This post was co-authored with Avery Louie.
It's nearly impossible to be on a train, fly on a plane or walk down the street without spotting the iconic "b" logo. Beats has been extremely successful in marketing its headphones and now enjoys large market appeal. But with a sky-high retail price of $199, is there more to Beats than meets the eye?
Lots of optimizations are to be expected in a product manufactured in the millions of units: snaps and glue are used for assembly rather than screws (which require lots of human manipulation) and almost every part is injection molded plastic (which is essentially free at high volumes).
Anytime I take a product apart there are a few exciting surprises to solve some tricky problems. Here's what I found for Beats:
Use of metal components to increase weight
Luckily the Beats headphones are fairly easy to disassemble, despite a few pesky glue joints.
One of the great things about the solo headphones is how substantial they feel. A little bit of weight makes the product feel solid, durable, and valuable. One way to do this cheaply is to make some components out of metal in order to add weight. In these headphones, 30 percent of the weight comes from four tiny metal parts that are there for the sole purpose of adding weight.
The two larger parts are cast zinc. Cast parts are similar to injection molded parts in that there is a tooling cost and a per-part cost. Compared to injection molding, the tool is marginally more expensive, but the per-part costs are higher, and the tools do not last as long.
The brilliant thing here is that the two large metal parts are not mirror images of each other -- they are actually the same part! This means that only one tool would need to be made to produce both parts, which saves money in tool design and number of tools. It also makes the headphones easier to assemble, since there are fewer unique parts.
Complex mold design of headband
One-third of the entire weight of the headphones comes from metal weights.
This is a somewhat common trick to make products feel more substantive.
This part probably has the highest tooling cost of any of the parts in the headphones, because it requires many cams in order for the part to be released from the mold. Cams allow for parts of the mold to move perpendicular to the parting line. These extra parts have to meet perfectly, in order for the parts to be molded properly. It is easy to tell what direction the two halves of the mold pulled apart from the round dots you can see in the photo above -- those are ejector pin marks, from where the part was pushed out of the tool.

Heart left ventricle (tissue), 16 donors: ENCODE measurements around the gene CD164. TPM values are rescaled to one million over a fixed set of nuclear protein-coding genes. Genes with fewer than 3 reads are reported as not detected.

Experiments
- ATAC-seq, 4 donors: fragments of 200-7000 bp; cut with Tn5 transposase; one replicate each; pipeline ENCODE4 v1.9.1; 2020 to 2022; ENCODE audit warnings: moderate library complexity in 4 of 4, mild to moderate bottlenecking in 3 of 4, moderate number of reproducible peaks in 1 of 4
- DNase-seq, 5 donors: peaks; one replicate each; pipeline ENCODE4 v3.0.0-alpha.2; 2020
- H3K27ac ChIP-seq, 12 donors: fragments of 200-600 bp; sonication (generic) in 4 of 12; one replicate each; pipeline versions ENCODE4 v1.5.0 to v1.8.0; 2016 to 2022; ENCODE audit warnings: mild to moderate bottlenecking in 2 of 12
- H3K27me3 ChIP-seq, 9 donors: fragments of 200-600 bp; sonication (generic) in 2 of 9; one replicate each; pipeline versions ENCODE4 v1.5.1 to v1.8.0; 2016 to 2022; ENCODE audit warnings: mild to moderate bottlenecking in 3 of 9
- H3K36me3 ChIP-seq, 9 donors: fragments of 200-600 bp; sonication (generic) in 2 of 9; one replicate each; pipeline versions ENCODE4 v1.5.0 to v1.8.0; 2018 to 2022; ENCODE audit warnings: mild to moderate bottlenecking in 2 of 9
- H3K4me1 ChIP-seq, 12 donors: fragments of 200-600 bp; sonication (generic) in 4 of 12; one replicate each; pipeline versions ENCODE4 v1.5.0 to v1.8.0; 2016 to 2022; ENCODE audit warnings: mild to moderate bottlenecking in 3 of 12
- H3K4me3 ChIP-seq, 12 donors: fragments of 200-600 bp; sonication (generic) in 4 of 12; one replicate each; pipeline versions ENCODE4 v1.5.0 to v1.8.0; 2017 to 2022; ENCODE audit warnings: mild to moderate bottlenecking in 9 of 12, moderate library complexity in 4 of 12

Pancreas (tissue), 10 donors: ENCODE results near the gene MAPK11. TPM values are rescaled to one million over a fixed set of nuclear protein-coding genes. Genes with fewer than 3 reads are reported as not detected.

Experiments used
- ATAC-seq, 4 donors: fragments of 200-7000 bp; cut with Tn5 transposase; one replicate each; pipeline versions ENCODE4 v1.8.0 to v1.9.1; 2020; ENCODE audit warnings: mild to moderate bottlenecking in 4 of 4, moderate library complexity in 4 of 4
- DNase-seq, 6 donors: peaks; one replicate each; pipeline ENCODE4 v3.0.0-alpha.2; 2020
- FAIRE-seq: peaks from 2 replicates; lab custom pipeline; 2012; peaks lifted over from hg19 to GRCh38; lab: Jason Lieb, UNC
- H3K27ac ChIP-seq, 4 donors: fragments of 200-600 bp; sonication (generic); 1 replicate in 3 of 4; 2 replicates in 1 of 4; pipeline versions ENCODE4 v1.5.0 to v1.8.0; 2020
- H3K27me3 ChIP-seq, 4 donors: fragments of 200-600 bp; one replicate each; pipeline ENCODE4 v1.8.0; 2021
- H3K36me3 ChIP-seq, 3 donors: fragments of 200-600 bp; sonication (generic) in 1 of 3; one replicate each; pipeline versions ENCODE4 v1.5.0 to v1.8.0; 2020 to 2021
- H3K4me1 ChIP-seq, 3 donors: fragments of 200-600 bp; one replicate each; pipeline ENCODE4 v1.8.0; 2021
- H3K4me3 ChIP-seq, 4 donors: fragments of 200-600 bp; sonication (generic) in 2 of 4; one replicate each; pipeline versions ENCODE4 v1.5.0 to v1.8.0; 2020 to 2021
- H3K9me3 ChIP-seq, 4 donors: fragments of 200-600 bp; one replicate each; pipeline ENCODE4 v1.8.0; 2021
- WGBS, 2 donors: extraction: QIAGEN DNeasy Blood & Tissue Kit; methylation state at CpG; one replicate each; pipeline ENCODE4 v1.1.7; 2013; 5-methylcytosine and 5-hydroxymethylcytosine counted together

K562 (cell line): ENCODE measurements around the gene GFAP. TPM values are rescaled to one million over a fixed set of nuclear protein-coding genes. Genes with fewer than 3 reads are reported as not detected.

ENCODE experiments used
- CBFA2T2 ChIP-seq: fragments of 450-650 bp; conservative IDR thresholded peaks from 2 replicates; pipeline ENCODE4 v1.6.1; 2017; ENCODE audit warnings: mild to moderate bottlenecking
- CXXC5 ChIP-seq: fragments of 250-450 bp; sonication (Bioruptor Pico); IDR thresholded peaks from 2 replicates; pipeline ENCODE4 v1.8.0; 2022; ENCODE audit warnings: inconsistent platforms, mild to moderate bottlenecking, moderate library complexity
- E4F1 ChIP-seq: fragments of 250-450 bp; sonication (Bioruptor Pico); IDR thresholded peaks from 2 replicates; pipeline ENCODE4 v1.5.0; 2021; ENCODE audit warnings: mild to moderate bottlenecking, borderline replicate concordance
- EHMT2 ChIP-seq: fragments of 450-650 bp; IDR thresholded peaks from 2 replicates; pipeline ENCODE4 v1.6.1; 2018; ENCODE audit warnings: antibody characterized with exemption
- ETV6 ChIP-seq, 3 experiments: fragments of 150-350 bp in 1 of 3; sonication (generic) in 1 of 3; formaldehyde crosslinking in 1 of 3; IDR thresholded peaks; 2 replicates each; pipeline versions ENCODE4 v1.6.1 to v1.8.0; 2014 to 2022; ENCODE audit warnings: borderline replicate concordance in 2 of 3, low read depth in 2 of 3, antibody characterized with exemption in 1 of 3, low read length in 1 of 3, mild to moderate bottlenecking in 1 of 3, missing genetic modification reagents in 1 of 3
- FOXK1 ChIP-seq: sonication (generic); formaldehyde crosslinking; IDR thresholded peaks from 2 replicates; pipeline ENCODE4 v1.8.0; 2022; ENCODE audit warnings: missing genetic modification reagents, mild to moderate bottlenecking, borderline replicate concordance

From the flashing along the long snaps at the top of the part, I can tell there are two side actions that were used to create the undercut. You can see parting lines in the part right under the snaps, and at the bottom of the circle.
Close-up of witness lines on inner ear cup frame. Many actions and slides are necessary to create this complex part.
You can also tell that inside the circle where the ear cup goes, there were actions to create the pins that the ear cup swivels on -- the witness lines are visible, even though it has been post-polished.
Minimal use of screws
Both parts of the ear cups are made from two totally different molds so a to avoid the extra screw holes on the right cup.
Screws are cheap but are tedious to install, hence nearly every part on this product is snapped or glued together. You can see how the number of screws are optimized at the cost of cutting two more molds by comparing the left and right speaker grills and speaker cups -- one of them has an extra two screw holes. Screws are great here because they make sure the PCB does not rattle around near your ear -- however, they could have shaved off some assembly time by using heat stake bosses, or simply trapping the PCB between the red plastic and the ear cup.
Complete commodity earphone drivers
So, do Beats by Dre headphones really enhance the bass? I couldn't tell from the product teardown but the generic drivers make it seem unlikely. I was impressed, however, by the look and feel that was achieved with so few parts.
While it's difficult to accurately reverse engineer the COGS of a product, I will do my best with each product that I tear down. In this BOM, I break it down into several categories -- plastics, metal parts and electronic parts.
*Part prices for plastics, metal, and electronics takes various assumptions into account.
I estimate that the COGS without labor or shipping is $16.89 -- yet Beats is able to successfully retail these headphones for $199+. This is the power of brand. Dr. Dre and Jimmy Iovine have leveraged their personal backgrounds and a sleek design to launch a remarkable brand that's become fundamental to music pop culture.
*Plastic part price takes the following assumptions into account:
- 2 percent scrap rate
- 1 cavity / tool
- 20 percent regrind allowed
- No additives (Meaning not glass filled, etc)
- Machine rate, setup labor, and direct labor adjusted per component
- Cycle time of 15 seconds is assumed per part
- Markup is not included
- Tooling cost is amortized assuming 1M units
- No downtime factored into molding machine
- Assume simple tooling (It's known that some of these parts have actions, but was not added to the tooling cost)
- Tooling cost assumptions are broad and based in China
- Production costs based on Asia. Somewhat conservative and broad
*Metal part price takes the following assumptions into account:
- 5 percent scrap rate
- 160 ton press
- 95 percent uptime, 8hr setup
*Electronics part price takes the following assumptions into account:
- Quoted from Zirui @ qty 6000 FOB
- CB with routing and v-score, 1 part placement
- 25 seconds to solder @ Shenzhen min wage RMB2,030/mo = US1.50/hr
- Exact equivalent not found; found 40mm x 5.6mm, 32 ohm, 25mW for0.75
A version of this post originally appeared on Medium.